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Encouraging Study Abroad

Many students have never considered study abroad or don’t realize that they can fit it into their plan of study. You can play a key role in disseminating and promoting the idea of study abroad to students.

Ways to encourage study abroad:

Advise:

Students need to start thinking about and planning for study abroad early in their Northwestern careers. The sooner they start to do this, the more likely it is that they'll have a more meaningful study abroad experience. Encourage first-year students to plan ahead for study abroad. Later career students are often still able to consider study abroad, but it's important to discuss degree progress and the Undergraduate Residence Requirement (URR) with this population.

Inform:

Mention study abroad in your classes, during individual meetings with students, and at extracurricular activities in which you're involved, such as residential colleges and student organizations. You can also mention:

  • Study abroad events like the annual Study Abroad Fair, information sessions, pre-departure and returnee events.
  • Ways for students to stay up-to-date with what's happening in study abroad by signing up for the weekly Study Abroad newsletter Suggest that they visit our events calendar, become a fan on Facebook or follow us on Twitter.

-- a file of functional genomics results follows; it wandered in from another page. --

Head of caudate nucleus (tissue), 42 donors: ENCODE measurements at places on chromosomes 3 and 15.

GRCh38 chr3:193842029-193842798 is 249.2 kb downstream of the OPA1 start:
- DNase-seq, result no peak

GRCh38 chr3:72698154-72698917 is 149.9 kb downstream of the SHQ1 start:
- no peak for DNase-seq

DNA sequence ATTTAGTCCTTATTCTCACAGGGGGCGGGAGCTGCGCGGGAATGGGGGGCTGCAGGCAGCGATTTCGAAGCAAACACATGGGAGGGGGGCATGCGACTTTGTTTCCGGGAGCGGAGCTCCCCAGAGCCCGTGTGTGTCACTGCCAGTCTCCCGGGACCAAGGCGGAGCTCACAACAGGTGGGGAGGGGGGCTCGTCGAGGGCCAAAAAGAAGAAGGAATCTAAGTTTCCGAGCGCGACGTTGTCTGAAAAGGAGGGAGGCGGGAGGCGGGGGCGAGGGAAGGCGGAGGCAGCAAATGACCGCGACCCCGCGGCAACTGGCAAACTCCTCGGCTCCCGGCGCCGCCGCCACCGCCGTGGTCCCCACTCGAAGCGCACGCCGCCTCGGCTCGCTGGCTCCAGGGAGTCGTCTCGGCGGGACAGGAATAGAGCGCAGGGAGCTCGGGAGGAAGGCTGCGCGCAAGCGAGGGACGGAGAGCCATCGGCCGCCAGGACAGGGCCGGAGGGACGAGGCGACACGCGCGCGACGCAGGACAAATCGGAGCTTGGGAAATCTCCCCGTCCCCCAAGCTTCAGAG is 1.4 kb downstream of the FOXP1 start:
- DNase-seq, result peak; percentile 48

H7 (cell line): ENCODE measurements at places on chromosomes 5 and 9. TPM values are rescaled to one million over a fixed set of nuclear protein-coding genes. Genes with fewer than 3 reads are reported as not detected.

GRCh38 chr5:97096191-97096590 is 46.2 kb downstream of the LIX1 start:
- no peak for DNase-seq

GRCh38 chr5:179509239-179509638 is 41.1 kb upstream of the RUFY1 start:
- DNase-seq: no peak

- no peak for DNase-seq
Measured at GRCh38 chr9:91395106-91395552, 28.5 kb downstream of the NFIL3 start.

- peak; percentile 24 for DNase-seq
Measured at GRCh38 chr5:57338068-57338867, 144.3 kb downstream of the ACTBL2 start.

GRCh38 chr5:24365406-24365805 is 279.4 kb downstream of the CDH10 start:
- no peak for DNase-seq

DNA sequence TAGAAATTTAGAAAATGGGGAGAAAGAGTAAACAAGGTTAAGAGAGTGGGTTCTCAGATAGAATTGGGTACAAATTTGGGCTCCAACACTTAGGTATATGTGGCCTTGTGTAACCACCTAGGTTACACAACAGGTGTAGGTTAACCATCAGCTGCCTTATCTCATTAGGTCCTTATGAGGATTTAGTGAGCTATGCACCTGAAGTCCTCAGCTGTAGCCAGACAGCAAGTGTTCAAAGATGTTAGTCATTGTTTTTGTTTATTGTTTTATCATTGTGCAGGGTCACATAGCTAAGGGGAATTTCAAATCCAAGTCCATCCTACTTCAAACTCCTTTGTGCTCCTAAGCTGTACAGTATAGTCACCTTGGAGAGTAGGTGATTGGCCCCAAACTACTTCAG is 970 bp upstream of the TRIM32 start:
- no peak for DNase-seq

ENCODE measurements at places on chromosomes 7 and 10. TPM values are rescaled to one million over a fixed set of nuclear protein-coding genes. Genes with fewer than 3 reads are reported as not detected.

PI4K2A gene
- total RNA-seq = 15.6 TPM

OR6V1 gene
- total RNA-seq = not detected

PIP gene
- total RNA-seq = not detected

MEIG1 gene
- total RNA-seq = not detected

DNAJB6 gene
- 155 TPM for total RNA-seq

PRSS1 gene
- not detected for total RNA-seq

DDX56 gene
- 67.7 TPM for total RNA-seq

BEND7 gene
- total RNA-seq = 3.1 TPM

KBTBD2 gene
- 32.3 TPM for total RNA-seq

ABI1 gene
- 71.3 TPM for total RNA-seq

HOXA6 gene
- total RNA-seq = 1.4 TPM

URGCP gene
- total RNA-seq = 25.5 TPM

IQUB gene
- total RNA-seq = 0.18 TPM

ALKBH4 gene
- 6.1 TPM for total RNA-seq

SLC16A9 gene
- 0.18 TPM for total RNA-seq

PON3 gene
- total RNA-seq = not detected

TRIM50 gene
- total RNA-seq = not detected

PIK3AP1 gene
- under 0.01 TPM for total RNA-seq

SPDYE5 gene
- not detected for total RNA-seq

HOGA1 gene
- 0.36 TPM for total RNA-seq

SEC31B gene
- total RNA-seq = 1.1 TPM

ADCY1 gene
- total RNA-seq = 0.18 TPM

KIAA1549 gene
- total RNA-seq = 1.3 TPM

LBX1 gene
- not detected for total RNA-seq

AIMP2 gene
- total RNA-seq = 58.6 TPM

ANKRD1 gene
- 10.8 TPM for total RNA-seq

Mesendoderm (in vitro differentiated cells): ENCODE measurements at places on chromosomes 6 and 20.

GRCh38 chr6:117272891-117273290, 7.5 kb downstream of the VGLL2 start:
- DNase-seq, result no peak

Study Abroad Office staff would also be more than happy to visit your classes and participate in information sessions about the value of study abroad and the opportunities available.

We’re also able to provide you with a comprehensive list of programs, flyers for upcoming events, and other study abroad resource materials. Download informational and promotional materials on the right, or contact us for more.

Connect:

If your advisee would like to discuss identity considerations for study abroad, we have resources on our website to assist students and help guide conversations. You can help students with physical and/or learning disabilities overcome the assumption that they can’t study abroad. Additionally, students may have questions about how their race/ethnicity, sexual orientation, or religious affiliation will be perceived in a new environment. Encourage them to plan ahead and access resources such as:

  • NU Study Abroad Office: Study Abroad Advisers can provide information about reasonable accommodation abroad.  
  • AccessibleNU: This NU office will advise students and provide any needed documentation during the pre-departure process.
  • Mobility International USA: This nonprofit organization's site offers many study abroad resources for students with disabilities.
  • NU Study Abroad Office:  Identity and Diversity section of the Study Abroad Guide